Section 179D Deduction – Putting Money in your Pocket
Section 179D – Energy Efficient Commercial Building Deduction Putting Money in your Pocket.
Many of us are familiar with the potential acceleration of the deduction under Internal Revenue Code Section 179D, mainly the $0.60 to $1.80 per square foot of qualified space in an energy efficient building you own. The deduction has three components: building envelope, HVAC, and lighting. Each adds $0.60 per square foot, as a deduction for buildings that qualify as energy efficient. We also know that it is just a timing adjustment and the engineering studies to prove energy efficiency are expensive, many times are more than the time-value of the tax savings.
What many contractors do not know is that designers and builders of government owned buildings qualify for an even better deduction. Eligible designers and builders (architects, engineers, contractors, environmental consultants, and energy service providers) can qualify for Section 179D under a special rule for public property. In these cases, designers and builders that have enhanced the energy efficiency of a new government owned building that they helped build or made energy savings renovations and retrofits to existing government owned buildings may be eligible to claim the deduction. As government entities do not traditionally pay tax, the owners of these buildings can allocate the accrued tax savings to the business responsible for the energy saving enhancements. Government owned buildings at the Federal, state, or local levels that can potentially qualify for Section 179D, include:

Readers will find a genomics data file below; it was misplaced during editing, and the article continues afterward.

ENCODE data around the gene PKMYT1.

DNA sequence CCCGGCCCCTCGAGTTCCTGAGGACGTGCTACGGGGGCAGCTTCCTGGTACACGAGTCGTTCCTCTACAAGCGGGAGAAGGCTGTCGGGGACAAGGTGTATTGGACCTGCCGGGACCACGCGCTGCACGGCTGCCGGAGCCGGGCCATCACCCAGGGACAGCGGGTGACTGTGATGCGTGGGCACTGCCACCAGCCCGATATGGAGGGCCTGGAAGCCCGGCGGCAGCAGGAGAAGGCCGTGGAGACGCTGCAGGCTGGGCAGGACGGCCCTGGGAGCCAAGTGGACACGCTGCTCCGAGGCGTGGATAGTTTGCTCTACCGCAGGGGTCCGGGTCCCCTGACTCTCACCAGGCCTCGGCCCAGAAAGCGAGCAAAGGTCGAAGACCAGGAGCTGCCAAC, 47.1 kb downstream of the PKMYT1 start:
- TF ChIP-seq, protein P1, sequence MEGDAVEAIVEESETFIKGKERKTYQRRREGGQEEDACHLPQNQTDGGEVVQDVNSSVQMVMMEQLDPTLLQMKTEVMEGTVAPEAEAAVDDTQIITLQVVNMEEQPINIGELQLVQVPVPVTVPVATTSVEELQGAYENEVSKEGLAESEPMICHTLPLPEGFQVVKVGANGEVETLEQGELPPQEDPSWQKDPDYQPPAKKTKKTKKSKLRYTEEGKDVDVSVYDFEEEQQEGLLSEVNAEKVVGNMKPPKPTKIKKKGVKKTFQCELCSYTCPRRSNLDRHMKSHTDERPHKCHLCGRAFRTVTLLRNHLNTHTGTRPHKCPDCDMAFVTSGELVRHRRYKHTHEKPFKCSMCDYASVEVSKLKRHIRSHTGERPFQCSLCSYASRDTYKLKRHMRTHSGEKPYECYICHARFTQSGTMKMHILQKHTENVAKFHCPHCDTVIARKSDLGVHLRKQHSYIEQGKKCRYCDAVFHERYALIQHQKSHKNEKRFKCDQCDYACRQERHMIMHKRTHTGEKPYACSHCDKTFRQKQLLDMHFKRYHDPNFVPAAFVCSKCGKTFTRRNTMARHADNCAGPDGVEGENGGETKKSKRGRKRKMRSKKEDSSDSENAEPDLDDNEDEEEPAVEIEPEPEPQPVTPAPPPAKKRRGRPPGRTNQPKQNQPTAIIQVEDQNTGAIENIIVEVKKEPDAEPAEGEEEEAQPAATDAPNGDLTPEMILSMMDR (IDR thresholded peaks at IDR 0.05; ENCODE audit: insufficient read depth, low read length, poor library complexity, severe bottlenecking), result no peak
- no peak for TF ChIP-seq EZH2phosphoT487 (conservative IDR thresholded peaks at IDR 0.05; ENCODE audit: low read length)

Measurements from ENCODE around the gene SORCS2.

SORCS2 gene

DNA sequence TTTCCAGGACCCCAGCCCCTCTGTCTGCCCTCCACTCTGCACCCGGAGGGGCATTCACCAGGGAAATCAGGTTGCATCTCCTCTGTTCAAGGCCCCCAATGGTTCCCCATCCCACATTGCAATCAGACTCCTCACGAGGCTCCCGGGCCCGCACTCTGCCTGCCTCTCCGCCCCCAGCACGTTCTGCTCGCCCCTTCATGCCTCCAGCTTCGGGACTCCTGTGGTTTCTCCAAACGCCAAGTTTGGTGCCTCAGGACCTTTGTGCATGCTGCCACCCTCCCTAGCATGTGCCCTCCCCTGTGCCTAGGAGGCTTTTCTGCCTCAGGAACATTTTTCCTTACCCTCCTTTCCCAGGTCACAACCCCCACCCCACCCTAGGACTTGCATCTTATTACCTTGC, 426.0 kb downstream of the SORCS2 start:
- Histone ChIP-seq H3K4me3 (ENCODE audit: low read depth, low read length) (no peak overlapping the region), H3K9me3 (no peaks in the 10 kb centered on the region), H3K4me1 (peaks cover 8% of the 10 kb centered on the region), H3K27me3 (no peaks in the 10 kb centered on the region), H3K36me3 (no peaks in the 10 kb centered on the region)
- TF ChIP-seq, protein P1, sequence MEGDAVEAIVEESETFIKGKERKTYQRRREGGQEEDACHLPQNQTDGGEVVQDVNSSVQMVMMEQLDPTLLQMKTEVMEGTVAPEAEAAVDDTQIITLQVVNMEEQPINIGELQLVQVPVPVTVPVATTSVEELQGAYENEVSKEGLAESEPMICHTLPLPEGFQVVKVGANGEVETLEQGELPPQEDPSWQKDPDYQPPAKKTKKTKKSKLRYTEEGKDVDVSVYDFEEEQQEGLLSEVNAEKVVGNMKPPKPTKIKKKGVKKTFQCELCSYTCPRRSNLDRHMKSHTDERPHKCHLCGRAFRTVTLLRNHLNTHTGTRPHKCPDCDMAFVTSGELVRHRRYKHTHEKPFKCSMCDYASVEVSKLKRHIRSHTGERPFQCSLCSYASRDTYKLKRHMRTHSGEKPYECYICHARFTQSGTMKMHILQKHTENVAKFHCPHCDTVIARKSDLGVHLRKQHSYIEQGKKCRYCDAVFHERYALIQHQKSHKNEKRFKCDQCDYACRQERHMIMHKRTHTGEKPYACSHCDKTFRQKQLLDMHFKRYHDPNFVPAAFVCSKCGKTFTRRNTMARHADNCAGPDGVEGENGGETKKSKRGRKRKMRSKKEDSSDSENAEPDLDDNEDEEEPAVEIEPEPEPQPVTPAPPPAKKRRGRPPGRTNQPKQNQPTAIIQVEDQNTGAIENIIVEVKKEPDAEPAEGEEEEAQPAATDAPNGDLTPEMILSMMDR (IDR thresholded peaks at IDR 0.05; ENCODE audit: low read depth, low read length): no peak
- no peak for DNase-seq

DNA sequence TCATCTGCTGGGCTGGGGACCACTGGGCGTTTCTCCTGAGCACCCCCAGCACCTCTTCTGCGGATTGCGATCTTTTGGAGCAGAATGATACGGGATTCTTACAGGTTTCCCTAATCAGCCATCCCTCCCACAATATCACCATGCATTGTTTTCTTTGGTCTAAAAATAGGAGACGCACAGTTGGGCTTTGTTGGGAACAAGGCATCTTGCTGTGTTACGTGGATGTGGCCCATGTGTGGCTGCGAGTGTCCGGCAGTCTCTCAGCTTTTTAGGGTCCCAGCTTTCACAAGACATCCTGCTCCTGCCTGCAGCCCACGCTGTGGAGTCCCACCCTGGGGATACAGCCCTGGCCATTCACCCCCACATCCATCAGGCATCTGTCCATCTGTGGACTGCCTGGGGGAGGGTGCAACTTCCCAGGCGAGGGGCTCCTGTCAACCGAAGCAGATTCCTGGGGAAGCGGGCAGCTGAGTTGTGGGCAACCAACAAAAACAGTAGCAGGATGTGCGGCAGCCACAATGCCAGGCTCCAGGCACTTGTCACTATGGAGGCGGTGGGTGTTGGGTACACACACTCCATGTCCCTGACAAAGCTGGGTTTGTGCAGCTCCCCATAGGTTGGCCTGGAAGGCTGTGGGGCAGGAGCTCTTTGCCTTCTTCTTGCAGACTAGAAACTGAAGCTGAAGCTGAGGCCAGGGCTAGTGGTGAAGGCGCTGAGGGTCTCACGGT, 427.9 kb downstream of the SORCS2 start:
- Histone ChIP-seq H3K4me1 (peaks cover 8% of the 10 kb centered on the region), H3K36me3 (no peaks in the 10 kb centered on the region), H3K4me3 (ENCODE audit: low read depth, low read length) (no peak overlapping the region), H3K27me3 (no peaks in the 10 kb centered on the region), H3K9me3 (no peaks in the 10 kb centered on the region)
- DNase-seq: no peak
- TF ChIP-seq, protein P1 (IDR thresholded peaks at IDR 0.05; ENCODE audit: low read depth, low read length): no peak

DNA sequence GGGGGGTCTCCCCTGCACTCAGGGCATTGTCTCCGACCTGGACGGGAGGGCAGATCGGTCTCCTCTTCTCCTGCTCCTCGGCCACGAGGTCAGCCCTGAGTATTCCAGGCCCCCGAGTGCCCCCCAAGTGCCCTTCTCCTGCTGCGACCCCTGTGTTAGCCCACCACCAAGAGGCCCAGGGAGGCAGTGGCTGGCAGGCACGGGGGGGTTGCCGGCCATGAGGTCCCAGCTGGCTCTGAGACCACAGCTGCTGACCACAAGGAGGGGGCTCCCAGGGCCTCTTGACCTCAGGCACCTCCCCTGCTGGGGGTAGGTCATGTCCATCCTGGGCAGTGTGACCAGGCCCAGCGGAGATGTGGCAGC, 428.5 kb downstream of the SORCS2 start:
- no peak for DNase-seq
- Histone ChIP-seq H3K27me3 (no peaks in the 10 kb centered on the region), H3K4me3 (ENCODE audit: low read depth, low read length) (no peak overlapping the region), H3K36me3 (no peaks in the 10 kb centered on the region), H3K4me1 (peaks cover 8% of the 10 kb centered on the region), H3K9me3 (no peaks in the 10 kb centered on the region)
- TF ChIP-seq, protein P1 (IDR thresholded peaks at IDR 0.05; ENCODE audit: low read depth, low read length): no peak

- State universities
- Town halls
- Transportation facilities;
- Post offices
- Court houses
- Military bases
- Government offices
Requirements for this enhanced deduction are:
- Qualifying for Section 179D using an independent, third-party firm to review the building and prepare a study to confirm the energy savings and calculate the tax deduction.
- Obtaining permission to claim the allocation from the government agency. (A consultant specializing in this area should be retained).
Businesses that are seeking Section 179D based on work performed on government owned buildings are required to secure an allocation letter that allows the government entity to transfer the benefit to the taxpayer. Unlike a commercial building, where the potential deduction goes to the owner, here the builder obtains the benefit. Even better, the deduction is not an acceleration but a permanent reduction of taxable income. It is not uncommon to realize tax deductions that are worth tens or hundreds of thousands of dollars. We have developed a working relationship with a nationally recognized expert in this field and obtained millions of dollars of tax deductions for our construction clients. The engineering studies and allocation letter procurement require specialized knowledge, specific software modeling programs, and the ability to reach the correct decision-makers in the correct government agency in order to qualify for the deduction.
Contractors who attempt to do the modeling themselves quickly discover that adhering to ever-changing baseline standards to be very difficult, if not impossible. Likewise, identifying, contacting, and convincing the responsible person within the government, to grant you the allocation letter is often an exercise in frustration.
Another point to remember, to further increase tax savings, is that while you can be granted an allocation letter for an upcoming project, it is also possible to be granted one for a completed project, allowing you to “go back” up to three years and file refund claims. Every contractor should explore this valuable tax savings option.